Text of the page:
Faith and Feminism in Pakistan: Afiya Zia and Gayatri Spivak in conversation

Afiya Zia in Conversation with Gayatri C. Spivak

Moderated by Sadia Abbas

February 25, 2013 from 7-9 pm

Proshansky Auditotorium, CUNY Graduate Center

Free and open to the public


Afiya Zia

Under the canvas of the “War on Terror”, the postcolonial themes of violent and hotly contested religio-nationalism have been revisited in Pakistan over the last decade. These have had direct and specific implications for women and minorities. This discussion by Afiya Shehrbano Zia traces the backlash against the liberal and/or secular women’s movement as betrayers of the Muslim (male) cause. It will also discuss the misguided prescription of those academic and developmental projects that advocate the instrumentalisation of Islam as an appropriate and ‘authentic’ approach in Muslim contexts.

Afiya S. Zia is an independent scholar and feminist activist. She has been part of pro-democracy activism in Pakistan , and an active member of Women’s Action Forum, which directly challenged Gen Zia ul Haq’s religious state.  Between 1993 – 1997 she worked in the non-governmental sector on women and development projects and wrote several papers for national and international forums and edited a series of books on women’s issues, including,  Unveiling the Issues; Locating the Self. Based in Karachi, Afiya teaches sociology to college students and writes regular columns for the newspapers. Afiya Zia is a founding member of an academic study group in Karachi; and a commentator on socio-political issues on several TV channels. She is the author of Sex Crime in the Islamic Context; Rape, Class and  Gender in Pakistan; ASR, 1994), Watching Them Watching Us, ASR, 1997, ‘The Reinvention of Feminism in Pakistan’  in Feminist Review, Issue 91, South Asian Feminisms: Negotiating New Terrain’, Palgrave, Macmillan, UK, ‘Challenges to Secular Feminism in Pakistan’, Occasional paper series by University of Cambridge. Her current research in progress focuses on the challenges to secular feminism in Pakistan as the women’s movement confronts growing conservatism and Islamic militancy.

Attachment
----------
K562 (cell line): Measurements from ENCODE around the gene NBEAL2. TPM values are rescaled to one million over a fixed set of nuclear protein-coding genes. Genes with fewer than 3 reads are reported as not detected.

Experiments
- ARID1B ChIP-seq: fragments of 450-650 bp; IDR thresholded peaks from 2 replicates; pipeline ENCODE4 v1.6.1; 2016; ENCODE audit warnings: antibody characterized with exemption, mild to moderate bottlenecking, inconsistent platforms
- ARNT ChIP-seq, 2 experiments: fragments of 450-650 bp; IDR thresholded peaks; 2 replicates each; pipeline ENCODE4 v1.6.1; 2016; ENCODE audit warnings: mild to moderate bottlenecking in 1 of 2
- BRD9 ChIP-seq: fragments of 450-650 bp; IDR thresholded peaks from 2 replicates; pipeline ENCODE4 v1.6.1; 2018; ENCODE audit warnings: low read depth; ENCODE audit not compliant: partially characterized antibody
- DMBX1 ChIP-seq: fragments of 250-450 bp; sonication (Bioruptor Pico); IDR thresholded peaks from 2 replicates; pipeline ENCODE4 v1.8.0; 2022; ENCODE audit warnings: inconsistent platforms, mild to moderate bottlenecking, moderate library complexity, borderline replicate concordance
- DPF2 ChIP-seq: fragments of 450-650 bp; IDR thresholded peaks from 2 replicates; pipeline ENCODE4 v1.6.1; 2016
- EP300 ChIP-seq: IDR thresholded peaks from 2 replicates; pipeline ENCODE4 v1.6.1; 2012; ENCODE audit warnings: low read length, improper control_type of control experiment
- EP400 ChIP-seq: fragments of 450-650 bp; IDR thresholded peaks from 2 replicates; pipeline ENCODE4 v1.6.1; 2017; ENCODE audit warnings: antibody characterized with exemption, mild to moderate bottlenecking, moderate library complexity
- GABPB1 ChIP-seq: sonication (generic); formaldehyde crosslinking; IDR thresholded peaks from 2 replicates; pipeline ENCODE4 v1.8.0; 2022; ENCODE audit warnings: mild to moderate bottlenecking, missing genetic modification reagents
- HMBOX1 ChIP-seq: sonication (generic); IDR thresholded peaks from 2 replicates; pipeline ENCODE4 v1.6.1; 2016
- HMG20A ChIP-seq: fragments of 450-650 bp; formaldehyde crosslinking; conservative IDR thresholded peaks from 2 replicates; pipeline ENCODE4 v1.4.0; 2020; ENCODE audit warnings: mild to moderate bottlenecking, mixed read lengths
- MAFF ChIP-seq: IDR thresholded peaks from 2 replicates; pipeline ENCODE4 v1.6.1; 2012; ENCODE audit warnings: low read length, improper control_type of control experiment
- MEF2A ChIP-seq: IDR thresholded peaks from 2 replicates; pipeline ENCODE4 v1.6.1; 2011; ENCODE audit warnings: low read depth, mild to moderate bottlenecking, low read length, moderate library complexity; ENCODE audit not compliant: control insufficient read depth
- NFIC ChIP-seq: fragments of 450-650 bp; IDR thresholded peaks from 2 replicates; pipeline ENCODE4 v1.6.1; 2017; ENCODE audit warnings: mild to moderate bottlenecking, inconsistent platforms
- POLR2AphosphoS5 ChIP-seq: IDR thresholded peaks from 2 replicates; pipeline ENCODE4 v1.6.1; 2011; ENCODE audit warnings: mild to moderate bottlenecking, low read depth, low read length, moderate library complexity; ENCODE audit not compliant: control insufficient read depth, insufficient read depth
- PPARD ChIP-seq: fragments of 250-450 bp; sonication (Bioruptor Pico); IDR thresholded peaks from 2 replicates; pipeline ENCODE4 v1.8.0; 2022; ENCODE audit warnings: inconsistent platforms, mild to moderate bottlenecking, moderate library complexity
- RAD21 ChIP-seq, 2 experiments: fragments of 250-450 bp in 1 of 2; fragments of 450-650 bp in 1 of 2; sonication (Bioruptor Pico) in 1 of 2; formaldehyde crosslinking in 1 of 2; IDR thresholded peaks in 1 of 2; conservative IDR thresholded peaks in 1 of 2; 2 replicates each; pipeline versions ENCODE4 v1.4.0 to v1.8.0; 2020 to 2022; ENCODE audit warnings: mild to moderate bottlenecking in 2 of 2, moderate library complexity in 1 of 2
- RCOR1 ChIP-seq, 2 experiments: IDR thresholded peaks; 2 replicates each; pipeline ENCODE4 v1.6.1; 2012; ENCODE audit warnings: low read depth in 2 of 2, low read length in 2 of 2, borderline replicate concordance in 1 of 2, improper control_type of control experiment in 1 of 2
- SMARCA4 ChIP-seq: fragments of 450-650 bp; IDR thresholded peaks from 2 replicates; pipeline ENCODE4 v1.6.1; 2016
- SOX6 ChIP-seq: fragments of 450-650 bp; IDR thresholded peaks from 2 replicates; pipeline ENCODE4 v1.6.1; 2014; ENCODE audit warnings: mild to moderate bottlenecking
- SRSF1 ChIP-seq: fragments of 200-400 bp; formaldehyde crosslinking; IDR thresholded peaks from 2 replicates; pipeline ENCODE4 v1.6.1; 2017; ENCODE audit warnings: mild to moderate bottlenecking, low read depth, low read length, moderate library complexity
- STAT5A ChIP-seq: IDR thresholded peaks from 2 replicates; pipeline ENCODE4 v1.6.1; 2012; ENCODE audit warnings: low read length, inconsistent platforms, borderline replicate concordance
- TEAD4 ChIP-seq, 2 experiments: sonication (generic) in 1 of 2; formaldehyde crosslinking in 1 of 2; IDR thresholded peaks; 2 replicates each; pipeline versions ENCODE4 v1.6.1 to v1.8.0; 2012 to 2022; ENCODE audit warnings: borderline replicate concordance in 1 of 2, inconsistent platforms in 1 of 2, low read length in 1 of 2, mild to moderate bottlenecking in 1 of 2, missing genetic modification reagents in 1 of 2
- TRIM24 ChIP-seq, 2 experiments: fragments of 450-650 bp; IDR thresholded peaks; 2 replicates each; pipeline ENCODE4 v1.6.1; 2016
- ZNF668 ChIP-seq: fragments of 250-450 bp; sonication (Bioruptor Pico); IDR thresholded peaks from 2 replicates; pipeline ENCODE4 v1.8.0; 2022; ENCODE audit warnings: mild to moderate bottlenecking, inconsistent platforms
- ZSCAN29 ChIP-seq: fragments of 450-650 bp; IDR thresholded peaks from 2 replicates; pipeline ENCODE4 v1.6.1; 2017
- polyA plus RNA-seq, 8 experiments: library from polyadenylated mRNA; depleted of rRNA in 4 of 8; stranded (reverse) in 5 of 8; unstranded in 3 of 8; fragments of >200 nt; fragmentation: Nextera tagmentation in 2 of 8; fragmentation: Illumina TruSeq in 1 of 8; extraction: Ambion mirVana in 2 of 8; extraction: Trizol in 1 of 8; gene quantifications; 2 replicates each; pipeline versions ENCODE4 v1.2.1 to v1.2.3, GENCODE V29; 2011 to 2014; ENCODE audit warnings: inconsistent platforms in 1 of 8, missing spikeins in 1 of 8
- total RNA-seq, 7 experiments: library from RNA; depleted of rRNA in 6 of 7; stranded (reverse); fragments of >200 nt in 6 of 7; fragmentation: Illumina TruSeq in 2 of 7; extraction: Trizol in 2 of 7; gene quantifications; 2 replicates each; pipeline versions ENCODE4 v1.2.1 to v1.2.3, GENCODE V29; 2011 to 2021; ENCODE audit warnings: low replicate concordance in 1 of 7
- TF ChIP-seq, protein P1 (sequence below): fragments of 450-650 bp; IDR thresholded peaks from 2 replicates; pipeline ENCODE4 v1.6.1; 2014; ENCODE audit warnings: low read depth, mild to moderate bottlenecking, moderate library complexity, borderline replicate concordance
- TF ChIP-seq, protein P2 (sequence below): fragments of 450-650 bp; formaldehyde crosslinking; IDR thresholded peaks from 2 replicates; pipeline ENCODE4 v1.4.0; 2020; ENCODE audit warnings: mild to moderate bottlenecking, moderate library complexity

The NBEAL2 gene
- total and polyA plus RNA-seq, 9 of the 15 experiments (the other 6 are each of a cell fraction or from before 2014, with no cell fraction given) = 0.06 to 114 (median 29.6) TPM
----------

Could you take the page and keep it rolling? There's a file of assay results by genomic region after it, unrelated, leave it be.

Gayatri Spivak, University Professor at Columbia and a founding member of the Institute for Comparative Literature and Society at Columbia University. She is a seminal author of subaltern studies. Among her numerous books are In Other Worlds: Essays in Cultural Politics (1987; Routledge Classic 2002) and A Critique of Postcolonial Reason: Towards a History of the Vanishing Present (1999).


Sadia Abbas is Assistant Professor of English and Women’s Studies at Rutgers University. Her current work engages with the global circulation of Islamism, especially in its relation with left politics, Pakistani laws between imperialism and the military, and aesthetic responses to Islamism. She is  working on a book titled, At Freedom’s Limit: Islam and the Postcolonial Predicament.


Co-sponsored by the South Asia Solidarity Initiative


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